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ITIL :: View topic - Classifying Problem Ticket/Incidents
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Classifying Problem Ticket/Incidents

 
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Wendy9777
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PostPosted: Sat Jan 16, 2010 5:48 am    Post subject: Classifying Problem Ticket/Incidents Reply with quote

We are trying to track whether our incidents and/or problem tickets are generated as a result of user's mistake or lack of knowledge, technical error from a hardware or software issue, or an issue caused by a system administrator's error (like a faulty deployment). Is anyone familiar with any processes for this within Problem or Incident Management or any ITIL processes?
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Diarmid
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Joined: Mar 04, 2008
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Location: Newcastle-under-Lyme

PostPosted: Mon Jan 18, 2010 8:34 pm    Post subject: Reply with quote

Wendy,

during the incident/problem resolution process you investigate or otherwise recognize the cause and you assign a category code to it according to the scheme you have outlined in your post. Then you pull off reports or otherwise count the occurrence of each category and use the information to inform your ongoing management and improvement plans.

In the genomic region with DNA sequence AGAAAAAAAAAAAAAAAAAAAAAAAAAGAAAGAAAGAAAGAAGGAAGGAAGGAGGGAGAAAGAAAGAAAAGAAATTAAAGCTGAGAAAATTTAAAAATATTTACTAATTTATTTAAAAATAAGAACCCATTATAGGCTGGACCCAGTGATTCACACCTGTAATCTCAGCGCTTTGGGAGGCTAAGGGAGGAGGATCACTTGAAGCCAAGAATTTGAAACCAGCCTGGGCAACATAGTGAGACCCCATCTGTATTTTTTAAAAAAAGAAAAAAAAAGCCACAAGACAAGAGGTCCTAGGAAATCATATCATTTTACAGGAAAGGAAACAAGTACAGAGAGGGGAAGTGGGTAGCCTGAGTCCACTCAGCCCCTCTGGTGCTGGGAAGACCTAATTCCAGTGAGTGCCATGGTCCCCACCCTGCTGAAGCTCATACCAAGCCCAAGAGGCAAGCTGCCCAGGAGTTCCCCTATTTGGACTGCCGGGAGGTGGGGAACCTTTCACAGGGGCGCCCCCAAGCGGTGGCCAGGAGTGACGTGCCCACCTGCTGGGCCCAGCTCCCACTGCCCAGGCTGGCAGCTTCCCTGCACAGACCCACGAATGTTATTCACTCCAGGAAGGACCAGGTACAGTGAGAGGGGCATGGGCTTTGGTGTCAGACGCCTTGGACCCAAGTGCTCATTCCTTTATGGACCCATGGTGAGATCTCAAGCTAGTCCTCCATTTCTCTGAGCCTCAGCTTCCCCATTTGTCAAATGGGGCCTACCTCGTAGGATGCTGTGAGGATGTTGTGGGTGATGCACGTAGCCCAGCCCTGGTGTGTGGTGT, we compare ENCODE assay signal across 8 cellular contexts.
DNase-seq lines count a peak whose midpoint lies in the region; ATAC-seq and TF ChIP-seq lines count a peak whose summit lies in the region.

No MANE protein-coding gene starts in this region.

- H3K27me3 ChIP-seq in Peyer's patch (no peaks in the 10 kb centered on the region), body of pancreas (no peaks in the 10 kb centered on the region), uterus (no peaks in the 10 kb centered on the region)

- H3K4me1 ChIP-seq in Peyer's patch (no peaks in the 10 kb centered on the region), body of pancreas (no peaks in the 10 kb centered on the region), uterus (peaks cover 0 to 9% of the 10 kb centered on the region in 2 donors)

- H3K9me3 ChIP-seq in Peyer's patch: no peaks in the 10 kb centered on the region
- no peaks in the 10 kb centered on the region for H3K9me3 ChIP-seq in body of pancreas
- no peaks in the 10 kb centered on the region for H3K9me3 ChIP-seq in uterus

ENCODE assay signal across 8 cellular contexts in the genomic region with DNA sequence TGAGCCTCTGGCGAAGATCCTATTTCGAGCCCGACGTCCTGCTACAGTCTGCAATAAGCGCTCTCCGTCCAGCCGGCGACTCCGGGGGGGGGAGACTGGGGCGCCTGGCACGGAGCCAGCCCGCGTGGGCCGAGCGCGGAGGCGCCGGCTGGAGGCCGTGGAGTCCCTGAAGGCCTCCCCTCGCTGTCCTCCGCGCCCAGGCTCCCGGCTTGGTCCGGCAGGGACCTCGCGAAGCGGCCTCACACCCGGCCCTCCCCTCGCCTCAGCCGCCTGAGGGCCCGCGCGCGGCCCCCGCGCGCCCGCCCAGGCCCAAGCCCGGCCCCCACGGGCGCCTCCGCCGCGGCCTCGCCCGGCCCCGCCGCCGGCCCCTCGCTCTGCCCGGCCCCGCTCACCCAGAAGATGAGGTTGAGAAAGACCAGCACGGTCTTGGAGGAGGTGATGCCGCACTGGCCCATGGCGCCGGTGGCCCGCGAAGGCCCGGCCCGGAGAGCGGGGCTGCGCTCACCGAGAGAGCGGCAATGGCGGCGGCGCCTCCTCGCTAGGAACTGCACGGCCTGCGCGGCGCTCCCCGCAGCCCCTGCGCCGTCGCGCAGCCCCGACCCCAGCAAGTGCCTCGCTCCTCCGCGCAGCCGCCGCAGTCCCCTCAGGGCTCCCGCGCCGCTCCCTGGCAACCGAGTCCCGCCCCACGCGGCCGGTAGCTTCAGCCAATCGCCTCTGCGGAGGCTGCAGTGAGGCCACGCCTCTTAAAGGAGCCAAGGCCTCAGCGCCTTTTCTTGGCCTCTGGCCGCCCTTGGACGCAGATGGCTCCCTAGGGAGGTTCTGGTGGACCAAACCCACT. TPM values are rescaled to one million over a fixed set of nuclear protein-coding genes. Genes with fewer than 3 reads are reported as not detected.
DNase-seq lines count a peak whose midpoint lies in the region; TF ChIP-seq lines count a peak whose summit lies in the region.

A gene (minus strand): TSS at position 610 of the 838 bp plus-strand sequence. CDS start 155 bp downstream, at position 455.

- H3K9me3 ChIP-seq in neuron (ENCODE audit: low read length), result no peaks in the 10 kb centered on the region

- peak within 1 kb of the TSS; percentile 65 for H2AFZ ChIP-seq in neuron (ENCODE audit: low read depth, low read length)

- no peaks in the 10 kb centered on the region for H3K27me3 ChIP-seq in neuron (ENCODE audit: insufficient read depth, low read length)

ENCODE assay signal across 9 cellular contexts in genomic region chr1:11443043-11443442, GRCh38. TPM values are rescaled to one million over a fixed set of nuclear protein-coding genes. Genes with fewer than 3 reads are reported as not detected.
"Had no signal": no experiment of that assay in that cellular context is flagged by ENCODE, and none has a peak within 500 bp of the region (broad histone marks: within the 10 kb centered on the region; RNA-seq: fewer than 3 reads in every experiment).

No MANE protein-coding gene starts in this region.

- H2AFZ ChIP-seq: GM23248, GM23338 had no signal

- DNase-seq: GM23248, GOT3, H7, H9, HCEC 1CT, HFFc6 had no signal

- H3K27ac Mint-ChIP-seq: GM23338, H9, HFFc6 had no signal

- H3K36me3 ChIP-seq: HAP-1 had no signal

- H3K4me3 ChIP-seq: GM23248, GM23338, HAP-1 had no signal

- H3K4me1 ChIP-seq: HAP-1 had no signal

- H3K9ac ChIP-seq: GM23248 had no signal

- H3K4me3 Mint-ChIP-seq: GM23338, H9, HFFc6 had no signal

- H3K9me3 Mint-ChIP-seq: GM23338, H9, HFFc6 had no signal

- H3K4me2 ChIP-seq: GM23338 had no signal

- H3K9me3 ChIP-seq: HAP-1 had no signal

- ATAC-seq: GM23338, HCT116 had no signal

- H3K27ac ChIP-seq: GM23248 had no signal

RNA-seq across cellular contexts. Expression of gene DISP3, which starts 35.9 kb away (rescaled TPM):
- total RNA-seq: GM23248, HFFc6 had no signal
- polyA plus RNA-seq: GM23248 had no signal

There is no magic.
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"Method goes far to prevent trouble in business: for it makes the task easy, hinders confusion, saves abundance of time, and instructs those that have business depending, both what to do and what to hope."
William Penn 1644-1718
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RamaKrishna
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PostPosted: Tue Jan 19, 2010 1:37 pm    Post subject: Reply with quote

Wendy,

In your statement "We are trying to track whether our incidents and/or problem tickets are generated as a result of ..", "as a result of .." itself meant that you will know the cause of the incident/problem only when you investigate. So, while logging the incident/problem, you cannot categorize, but while closing them, you can have a seperate option to provide a code/reason and then close. This may be helpful in future to generate reports based on the cause.1
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GCLOONY
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PostPosted: Wed Jan 20, 2010 11:28 pm    Post subject: Reply with quote

Wendy,

Do you want to track them or eliminate them?

IMO you analyse the incidents and categorise them according to the nature and then try to eliminate the problem. You can clube them by user errors/h/w failure etc and see what can be eliminated ASAP, getting the awareness among people shouldnt be hard if it is a small group.